6. Somehow I got a decent amount of insurance money in compensation to my claim: $3750, which sounds like a lot, but as you would guess, it wasn't nearly enough even to to repurchase those CDs, and that was even if it was possible to find many of them, which it was not, not without great effort.
  7. This reminded me of losing a whole story from my first story collection to a computer failure. It was the last story I'd written for the book, and then my computer froze and stayed frozen, and when I had to reboot the machine, it had vanished. There were no partial drafts I could work from. All I had now was the memory of having written the story and the knowledge that it was lost.
  8. In that case, I ended up rewriting it from memory.
  9. It is unknowable how closely the rewritten version got to the lost one.
  10. Around a tenth of the CDs I had stolen from me, like my vanished story, were so obscure that they were available exactly nowhere.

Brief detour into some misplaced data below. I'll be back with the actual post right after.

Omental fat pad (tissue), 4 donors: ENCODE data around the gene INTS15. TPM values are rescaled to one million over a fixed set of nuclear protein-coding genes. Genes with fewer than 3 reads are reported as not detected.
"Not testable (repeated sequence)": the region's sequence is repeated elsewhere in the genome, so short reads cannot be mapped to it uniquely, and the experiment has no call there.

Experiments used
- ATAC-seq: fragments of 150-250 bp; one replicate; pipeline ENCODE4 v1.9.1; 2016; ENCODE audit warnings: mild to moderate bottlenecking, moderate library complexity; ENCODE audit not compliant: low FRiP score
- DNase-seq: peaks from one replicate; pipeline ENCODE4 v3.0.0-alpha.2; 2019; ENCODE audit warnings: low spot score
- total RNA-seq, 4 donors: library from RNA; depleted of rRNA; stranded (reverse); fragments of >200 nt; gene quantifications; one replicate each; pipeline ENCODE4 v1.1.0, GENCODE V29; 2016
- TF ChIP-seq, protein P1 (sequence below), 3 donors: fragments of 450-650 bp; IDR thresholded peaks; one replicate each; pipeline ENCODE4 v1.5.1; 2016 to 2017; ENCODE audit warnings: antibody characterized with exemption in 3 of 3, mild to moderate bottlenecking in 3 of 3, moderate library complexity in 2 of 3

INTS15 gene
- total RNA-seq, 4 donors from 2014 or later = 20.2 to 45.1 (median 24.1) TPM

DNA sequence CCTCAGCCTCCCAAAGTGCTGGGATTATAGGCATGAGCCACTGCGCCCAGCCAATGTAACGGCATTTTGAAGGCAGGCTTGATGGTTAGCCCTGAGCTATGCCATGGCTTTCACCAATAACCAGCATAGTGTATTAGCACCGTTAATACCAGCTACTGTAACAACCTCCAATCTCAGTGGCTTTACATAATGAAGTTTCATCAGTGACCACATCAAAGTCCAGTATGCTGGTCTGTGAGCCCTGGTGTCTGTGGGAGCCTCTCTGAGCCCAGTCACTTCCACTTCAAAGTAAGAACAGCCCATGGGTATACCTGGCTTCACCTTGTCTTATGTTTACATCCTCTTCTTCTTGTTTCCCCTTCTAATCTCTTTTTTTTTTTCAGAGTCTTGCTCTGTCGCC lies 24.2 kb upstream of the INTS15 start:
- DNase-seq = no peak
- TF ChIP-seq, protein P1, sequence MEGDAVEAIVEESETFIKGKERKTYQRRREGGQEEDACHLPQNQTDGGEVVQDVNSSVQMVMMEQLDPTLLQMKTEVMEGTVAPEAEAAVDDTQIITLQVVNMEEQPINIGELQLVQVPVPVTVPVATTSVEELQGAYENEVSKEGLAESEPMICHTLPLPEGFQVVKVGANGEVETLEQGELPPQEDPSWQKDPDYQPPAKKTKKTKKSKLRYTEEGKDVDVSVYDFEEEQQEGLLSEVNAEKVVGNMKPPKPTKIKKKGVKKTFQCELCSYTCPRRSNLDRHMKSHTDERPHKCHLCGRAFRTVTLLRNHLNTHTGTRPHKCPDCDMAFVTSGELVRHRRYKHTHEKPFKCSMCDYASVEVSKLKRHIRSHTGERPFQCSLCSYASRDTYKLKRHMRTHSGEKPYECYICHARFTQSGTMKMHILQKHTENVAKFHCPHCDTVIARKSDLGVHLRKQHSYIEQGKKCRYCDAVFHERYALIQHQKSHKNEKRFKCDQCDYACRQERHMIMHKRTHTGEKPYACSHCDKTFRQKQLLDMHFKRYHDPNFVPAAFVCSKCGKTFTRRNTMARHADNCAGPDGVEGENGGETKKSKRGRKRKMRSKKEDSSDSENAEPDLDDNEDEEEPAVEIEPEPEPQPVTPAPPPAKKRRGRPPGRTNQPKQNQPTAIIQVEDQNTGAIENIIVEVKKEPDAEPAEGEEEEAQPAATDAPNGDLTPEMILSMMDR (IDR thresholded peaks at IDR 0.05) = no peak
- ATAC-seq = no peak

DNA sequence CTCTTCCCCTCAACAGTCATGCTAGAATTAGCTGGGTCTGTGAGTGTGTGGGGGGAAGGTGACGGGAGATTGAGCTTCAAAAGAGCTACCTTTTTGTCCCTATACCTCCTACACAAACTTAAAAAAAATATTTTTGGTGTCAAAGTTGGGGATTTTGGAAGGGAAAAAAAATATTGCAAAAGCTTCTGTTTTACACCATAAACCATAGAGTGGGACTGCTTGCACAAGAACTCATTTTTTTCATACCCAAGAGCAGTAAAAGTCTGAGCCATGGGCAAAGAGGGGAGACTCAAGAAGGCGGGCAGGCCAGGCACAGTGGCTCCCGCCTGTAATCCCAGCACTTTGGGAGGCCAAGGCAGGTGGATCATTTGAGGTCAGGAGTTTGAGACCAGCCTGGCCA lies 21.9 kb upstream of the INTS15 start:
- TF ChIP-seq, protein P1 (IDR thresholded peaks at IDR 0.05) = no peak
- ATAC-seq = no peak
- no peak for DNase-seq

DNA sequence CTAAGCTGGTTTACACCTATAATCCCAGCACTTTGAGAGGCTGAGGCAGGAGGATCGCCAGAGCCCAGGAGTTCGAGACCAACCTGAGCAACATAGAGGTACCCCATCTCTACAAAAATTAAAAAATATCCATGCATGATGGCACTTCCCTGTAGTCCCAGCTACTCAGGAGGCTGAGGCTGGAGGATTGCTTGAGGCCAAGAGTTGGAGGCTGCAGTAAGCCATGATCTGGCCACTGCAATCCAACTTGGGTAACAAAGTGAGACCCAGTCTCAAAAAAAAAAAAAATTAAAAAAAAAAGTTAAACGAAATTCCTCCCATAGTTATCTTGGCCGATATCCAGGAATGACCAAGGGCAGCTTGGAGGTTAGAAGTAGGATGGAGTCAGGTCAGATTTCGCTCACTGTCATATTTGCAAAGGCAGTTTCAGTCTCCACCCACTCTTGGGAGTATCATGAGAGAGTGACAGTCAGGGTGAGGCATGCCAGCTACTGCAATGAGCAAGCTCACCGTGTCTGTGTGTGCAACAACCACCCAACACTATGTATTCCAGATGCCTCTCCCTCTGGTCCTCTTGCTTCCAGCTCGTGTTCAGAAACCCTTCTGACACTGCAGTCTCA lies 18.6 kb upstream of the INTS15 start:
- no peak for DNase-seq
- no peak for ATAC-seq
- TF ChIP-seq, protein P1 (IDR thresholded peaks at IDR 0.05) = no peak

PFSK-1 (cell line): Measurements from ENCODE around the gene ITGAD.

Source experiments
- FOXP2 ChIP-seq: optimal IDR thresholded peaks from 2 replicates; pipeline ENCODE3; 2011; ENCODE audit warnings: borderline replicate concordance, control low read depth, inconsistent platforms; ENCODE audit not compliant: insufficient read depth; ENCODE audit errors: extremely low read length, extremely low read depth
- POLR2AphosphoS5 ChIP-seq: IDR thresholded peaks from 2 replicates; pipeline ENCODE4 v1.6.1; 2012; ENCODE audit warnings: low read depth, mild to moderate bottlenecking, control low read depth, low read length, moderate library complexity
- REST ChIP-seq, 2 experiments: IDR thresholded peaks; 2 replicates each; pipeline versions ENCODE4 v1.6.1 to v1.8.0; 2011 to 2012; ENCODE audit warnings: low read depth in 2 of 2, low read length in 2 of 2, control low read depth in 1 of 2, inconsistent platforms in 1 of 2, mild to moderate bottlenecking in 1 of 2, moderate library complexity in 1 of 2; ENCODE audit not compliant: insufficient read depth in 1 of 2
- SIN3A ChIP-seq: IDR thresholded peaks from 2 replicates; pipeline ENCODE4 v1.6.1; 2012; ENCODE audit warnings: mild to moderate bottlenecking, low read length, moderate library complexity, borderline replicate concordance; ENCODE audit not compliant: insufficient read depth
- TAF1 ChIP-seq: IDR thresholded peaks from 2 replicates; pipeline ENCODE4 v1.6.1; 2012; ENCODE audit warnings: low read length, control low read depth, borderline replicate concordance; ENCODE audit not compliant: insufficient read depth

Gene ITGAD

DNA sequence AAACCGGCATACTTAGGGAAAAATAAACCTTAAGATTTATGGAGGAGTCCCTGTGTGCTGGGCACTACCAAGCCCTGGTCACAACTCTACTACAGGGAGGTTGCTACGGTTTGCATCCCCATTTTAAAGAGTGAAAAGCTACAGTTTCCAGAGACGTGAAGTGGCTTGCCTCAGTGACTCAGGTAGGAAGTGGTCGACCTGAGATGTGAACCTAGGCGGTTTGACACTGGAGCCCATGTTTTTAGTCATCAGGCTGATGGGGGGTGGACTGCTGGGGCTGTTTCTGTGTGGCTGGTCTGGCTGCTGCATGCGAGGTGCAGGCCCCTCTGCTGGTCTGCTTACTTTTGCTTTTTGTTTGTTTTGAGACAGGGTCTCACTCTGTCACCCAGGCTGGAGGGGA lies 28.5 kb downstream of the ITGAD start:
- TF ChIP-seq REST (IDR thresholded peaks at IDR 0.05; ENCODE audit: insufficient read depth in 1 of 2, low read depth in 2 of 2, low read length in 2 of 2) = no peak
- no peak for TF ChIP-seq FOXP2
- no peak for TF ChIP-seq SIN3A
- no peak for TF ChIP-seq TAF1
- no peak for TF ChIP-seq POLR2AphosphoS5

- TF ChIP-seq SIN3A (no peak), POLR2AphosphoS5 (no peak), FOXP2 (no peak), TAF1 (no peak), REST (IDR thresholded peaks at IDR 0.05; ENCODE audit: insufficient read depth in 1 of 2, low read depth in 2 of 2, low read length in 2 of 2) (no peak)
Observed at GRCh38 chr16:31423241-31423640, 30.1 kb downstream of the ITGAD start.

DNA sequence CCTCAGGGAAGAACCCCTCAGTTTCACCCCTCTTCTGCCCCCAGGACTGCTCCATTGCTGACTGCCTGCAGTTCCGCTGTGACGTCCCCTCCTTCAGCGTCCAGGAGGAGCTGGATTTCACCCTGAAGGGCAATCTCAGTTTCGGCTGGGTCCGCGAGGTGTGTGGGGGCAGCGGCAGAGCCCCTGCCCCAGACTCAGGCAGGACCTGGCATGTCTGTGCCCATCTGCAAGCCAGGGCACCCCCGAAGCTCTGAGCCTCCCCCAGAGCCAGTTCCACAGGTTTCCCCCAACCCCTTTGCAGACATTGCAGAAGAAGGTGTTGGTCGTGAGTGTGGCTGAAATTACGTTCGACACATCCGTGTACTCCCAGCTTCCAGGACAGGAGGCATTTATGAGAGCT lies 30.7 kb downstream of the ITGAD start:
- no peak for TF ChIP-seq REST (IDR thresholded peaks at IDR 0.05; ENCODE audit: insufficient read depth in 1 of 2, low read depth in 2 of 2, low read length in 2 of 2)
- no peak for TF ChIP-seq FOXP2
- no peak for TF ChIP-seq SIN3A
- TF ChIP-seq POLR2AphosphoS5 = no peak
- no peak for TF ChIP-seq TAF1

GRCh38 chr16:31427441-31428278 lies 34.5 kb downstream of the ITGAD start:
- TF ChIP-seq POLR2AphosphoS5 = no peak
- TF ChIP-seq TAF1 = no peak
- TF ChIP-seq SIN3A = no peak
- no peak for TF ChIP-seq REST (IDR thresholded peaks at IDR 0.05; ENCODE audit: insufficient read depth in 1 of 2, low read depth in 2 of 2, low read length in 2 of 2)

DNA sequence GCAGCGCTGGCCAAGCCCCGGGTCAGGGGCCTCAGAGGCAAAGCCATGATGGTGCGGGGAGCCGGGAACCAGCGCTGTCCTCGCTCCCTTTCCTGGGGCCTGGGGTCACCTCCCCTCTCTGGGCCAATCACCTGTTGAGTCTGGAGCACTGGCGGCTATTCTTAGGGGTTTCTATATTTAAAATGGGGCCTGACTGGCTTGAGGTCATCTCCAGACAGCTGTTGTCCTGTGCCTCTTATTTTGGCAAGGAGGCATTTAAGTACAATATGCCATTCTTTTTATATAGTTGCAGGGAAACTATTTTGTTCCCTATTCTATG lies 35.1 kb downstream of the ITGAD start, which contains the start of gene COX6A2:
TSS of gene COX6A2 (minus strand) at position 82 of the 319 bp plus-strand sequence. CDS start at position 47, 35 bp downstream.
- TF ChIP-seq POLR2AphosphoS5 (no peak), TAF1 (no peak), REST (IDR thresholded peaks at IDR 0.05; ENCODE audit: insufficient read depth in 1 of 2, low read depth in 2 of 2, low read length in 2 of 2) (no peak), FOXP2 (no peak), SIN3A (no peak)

11. At the time my dad was puzzled about the intensity of my feelings about losing all these CDs. Our house always had music in it, growing up: my dad played clarinet in high school and still had his old clarinet. My brother got into guitar for a couple years. We had albums that I remember listening to on sunny Sunday afternoons in the farmhouse where my mother died. The radio was often on. We had a silver boombox that I remember using to hopefully tape songs off of the Top 40 Countdown, waiting for the moment where I thought the DJ was going to play it. This was one of the first moments where I felt able to capture a diaphanous thing, a song on the radio, and keep it for myself. I'd later buy and also sometimes shoplift albums and tapes and then CDs—a lot of CDs. A great deal of my adolescence was composed of hunting and gathering music, trading it with friends, listening to it with friends.
  12. My dad listened to music in the car sometimes, but almost never in the house, or not intentionally. Music would be on the radio, but he didn't have all that many albums of his own. Being made of music was something that he clearly didn't understand.
  13. I'm not sure my dad has ever felt that intensely about any collection of his own the way that I did about those CDs.